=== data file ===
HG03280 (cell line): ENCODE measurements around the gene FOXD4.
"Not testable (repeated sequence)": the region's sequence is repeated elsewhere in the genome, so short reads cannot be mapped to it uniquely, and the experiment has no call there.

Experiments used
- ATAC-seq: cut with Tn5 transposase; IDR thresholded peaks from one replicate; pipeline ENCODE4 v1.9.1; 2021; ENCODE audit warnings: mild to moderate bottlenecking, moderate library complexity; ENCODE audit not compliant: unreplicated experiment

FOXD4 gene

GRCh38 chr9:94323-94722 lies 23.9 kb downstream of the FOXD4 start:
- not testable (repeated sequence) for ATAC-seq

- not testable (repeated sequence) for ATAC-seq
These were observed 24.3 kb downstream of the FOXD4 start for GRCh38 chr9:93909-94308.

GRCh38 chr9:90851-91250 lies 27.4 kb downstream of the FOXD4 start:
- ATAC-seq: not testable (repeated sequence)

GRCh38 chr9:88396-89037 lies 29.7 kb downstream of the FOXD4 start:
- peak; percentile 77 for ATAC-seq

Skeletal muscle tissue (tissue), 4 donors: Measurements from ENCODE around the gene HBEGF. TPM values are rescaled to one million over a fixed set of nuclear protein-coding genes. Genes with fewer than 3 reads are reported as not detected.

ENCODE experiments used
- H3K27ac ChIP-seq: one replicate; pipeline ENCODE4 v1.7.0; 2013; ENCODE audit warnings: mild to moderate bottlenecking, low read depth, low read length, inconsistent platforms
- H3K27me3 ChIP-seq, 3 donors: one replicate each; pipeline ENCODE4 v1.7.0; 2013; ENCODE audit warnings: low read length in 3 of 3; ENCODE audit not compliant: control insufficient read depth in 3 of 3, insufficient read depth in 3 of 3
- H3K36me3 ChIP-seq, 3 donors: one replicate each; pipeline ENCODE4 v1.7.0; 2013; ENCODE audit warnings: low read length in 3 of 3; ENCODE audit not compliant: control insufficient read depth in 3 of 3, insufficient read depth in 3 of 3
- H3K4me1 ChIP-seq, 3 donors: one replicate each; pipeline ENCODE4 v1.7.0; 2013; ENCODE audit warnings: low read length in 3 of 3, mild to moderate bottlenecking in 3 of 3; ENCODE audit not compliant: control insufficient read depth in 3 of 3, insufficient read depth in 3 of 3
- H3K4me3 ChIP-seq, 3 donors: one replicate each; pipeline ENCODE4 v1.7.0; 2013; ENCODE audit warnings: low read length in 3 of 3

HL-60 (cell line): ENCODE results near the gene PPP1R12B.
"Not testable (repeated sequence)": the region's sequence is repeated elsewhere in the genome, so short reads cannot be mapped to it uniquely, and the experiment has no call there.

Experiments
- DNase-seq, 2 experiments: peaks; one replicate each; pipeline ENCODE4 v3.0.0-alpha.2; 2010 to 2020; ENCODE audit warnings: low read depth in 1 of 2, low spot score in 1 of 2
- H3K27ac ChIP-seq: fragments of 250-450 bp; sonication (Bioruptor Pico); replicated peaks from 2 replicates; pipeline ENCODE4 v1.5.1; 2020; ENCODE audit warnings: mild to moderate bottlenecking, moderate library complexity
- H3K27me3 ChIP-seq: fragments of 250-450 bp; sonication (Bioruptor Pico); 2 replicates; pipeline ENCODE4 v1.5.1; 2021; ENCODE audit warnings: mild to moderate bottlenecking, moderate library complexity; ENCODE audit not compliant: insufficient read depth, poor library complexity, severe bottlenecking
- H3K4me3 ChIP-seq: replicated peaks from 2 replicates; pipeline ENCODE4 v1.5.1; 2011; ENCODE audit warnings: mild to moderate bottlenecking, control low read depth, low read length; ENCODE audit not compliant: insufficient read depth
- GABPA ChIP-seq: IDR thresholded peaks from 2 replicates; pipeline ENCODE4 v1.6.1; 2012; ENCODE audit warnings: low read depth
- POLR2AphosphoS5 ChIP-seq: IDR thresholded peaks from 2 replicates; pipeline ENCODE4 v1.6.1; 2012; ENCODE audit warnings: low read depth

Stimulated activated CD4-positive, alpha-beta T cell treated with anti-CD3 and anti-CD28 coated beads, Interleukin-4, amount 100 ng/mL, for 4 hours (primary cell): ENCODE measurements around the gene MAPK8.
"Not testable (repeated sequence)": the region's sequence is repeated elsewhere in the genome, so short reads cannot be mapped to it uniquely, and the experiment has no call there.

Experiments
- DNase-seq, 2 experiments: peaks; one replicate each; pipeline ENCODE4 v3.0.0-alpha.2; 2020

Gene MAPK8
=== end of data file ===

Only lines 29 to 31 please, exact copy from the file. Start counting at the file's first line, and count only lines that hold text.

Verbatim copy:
- POLR2AphosphoS5 ChIP-seq: IDR thresholded peaks from 2 replicates; pipeline ENCODE4 v1.6.1; 2012; ENCODE audit warnings: low read depth

Stimulated activated CD4-positive, alpha-beta T cell treated with anti-CD3 and anti-CD28 coated beads, Interleukin-4, amount 100 ng/mL, for 4 hours (primary cell): ENCODE measurements around the gene MAPK8.
"Not testable (repeated sequence)": the region's sequence is repeated elsewhere in the genome, so short reads cannot be mapped to it uniquely, and the experiment has no call there.